Yet just £5.4 billion (£1.8bn per year) is allocated to social care over 3 years, supposedly to solve the chronic problems of the fragmented, privatised and dysfunctional social care system, where staff shortages are estimated by the GMB to rise as high as 170,000 – driven by low pay, stressful work, low status and turnover rates of 30% for nursing staff.
This is clearly nowhere near enough to address all of the problems – nor does a new formula for means testing charges for social care and capping personal spending at the eye-watering level of £86,000 address any of the issues that need reform.
£6 billion is to be divided between the devolved administrations in Scotland, Wales and Northern Ireland, where health and social care are already integrated – leaving £30 billion for England.
An extra £9bn is allocated to the Department of Health and Social Care for other purposes including training, vaccines.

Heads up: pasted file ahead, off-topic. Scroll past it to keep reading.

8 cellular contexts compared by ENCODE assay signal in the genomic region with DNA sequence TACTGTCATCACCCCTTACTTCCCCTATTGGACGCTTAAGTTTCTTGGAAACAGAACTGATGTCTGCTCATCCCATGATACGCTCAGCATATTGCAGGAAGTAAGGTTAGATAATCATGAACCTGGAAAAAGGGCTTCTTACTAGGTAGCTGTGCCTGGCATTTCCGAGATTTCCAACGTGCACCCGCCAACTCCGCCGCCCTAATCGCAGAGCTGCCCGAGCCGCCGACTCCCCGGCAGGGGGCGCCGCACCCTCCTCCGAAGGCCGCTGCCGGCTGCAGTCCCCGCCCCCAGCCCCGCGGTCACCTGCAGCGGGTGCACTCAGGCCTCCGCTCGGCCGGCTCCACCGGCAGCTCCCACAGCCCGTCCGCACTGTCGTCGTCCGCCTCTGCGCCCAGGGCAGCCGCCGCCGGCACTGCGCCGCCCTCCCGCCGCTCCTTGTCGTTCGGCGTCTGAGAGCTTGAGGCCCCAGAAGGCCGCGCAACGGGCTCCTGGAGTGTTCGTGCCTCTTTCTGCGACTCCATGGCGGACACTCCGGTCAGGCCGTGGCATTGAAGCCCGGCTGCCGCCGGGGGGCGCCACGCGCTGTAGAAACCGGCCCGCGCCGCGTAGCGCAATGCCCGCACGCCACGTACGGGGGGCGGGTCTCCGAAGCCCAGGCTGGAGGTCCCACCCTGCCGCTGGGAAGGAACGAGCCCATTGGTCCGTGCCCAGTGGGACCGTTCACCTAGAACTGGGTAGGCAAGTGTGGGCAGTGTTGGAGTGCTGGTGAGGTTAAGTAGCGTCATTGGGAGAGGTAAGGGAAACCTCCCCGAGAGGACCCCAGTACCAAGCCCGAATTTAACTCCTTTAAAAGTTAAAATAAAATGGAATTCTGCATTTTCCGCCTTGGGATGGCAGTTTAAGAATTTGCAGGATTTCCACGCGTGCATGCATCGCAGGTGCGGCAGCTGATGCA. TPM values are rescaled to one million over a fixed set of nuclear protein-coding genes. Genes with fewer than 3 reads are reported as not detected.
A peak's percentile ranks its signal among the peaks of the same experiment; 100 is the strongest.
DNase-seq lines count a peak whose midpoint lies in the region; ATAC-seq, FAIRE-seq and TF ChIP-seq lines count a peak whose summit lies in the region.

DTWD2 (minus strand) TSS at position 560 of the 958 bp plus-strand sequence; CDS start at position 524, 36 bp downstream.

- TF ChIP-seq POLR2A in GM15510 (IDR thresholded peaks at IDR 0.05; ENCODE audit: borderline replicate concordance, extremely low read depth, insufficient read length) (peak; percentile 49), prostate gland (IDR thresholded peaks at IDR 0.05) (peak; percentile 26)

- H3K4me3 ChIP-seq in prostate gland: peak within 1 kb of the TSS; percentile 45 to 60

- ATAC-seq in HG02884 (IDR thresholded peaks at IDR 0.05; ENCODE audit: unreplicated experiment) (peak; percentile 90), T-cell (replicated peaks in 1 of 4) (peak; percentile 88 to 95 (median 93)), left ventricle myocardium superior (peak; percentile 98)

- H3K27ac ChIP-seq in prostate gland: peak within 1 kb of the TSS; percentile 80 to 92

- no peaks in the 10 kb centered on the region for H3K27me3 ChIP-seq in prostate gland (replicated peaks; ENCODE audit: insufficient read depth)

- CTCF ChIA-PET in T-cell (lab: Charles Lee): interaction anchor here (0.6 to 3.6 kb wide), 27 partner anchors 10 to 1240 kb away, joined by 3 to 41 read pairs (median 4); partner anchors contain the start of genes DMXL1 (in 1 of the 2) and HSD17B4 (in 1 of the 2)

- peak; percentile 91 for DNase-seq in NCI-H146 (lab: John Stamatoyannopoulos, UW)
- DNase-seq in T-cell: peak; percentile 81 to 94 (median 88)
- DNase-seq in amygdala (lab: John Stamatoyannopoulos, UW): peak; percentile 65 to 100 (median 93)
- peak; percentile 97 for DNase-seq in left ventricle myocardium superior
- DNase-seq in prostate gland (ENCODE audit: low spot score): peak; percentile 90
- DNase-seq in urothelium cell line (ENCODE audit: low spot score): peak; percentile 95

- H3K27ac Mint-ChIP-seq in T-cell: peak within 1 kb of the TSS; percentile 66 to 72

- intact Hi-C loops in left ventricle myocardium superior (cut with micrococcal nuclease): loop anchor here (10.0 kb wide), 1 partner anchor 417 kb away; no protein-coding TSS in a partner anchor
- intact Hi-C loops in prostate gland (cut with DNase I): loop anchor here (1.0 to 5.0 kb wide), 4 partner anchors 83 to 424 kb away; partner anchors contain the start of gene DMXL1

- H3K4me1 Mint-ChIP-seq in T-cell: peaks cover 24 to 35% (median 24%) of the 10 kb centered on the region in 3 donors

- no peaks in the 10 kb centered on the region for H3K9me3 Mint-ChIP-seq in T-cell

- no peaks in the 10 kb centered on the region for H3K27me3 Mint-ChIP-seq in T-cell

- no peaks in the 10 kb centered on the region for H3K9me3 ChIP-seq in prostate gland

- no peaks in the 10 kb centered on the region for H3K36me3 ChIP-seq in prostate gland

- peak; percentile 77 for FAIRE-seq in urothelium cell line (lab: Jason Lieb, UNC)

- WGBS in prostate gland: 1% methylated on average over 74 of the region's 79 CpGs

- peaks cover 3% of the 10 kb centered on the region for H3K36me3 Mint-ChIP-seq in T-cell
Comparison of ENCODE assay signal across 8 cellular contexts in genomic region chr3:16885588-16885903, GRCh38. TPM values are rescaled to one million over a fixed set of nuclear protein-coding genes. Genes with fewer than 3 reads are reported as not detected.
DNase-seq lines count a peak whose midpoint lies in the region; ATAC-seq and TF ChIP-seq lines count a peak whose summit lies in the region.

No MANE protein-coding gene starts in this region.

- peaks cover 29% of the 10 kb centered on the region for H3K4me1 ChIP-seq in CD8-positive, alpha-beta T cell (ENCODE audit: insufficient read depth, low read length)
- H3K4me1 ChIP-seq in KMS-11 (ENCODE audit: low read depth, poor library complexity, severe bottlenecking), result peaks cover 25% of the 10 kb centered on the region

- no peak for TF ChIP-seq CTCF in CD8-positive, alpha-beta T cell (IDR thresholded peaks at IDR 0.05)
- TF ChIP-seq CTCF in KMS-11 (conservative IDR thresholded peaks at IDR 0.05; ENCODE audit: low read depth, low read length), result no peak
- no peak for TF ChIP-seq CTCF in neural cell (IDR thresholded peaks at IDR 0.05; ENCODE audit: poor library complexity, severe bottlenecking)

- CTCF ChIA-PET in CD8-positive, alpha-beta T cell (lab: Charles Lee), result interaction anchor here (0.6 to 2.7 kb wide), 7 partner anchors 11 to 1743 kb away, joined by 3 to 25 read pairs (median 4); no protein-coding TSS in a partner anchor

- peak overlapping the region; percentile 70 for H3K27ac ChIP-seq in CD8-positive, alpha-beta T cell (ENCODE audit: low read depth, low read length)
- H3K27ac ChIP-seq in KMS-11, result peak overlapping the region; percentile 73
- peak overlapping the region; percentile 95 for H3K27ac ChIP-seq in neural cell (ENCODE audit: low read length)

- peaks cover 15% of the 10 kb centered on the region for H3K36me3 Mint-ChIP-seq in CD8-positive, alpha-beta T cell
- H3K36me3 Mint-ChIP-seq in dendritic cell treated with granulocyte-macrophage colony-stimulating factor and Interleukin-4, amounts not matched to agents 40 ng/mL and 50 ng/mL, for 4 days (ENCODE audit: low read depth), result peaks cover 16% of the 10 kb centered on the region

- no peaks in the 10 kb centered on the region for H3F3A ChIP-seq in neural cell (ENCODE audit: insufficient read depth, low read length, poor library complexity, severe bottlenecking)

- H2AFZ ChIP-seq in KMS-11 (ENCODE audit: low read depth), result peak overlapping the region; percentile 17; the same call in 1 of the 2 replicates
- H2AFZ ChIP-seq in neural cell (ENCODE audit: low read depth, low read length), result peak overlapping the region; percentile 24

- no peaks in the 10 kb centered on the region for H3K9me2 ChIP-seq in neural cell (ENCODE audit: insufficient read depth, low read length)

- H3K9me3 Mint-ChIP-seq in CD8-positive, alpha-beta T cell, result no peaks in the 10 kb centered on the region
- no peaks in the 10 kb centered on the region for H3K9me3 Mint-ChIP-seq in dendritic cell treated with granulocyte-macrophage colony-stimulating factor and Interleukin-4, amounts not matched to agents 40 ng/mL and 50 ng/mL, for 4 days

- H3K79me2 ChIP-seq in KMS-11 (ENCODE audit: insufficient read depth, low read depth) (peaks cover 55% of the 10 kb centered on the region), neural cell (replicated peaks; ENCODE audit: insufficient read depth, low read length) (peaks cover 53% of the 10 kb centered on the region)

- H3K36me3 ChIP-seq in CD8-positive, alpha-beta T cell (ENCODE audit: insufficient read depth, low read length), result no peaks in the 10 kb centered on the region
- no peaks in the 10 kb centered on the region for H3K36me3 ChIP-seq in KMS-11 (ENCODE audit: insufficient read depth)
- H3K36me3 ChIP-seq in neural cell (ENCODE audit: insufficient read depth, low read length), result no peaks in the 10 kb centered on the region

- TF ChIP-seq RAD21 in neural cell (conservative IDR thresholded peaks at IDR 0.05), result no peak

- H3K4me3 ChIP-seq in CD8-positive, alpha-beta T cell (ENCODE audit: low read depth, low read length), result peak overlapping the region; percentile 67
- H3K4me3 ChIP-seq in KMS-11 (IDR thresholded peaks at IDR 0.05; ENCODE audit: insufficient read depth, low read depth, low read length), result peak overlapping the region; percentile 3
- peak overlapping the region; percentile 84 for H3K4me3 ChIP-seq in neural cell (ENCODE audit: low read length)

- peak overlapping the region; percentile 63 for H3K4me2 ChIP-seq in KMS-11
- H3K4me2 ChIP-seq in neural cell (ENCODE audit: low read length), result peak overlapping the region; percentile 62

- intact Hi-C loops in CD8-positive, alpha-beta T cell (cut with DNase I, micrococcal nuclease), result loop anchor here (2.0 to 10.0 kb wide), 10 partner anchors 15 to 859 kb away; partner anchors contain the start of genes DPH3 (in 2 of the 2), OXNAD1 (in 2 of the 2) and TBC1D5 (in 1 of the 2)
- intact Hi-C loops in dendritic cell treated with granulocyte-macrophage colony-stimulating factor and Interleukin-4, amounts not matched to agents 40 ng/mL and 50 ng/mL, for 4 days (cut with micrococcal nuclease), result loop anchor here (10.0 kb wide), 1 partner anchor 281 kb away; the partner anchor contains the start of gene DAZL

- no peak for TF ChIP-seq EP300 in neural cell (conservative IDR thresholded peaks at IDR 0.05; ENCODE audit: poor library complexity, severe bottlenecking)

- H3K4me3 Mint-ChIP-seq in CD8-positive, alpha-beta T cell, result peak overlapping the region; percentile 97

Meanwhile, a new report from the Association of Directors of Adult Social Services indicates a rapid worsening of the situation, with nearly 300,000 people awaiting social care assessments, care and support or reviews, up by just over a quarter (26%) over the last three months: 11,000 of them have been waiting for more than six months, up by over 50% in 3 months.
The extra money represents a partial change of heart from Chancellor Rishi Sunak, who once said the government would give the NHS whatever it needed to cope with the Covid crisis, but who was more recently reported to have told colleagues that Covid-19 handouts “can’t go on forever”.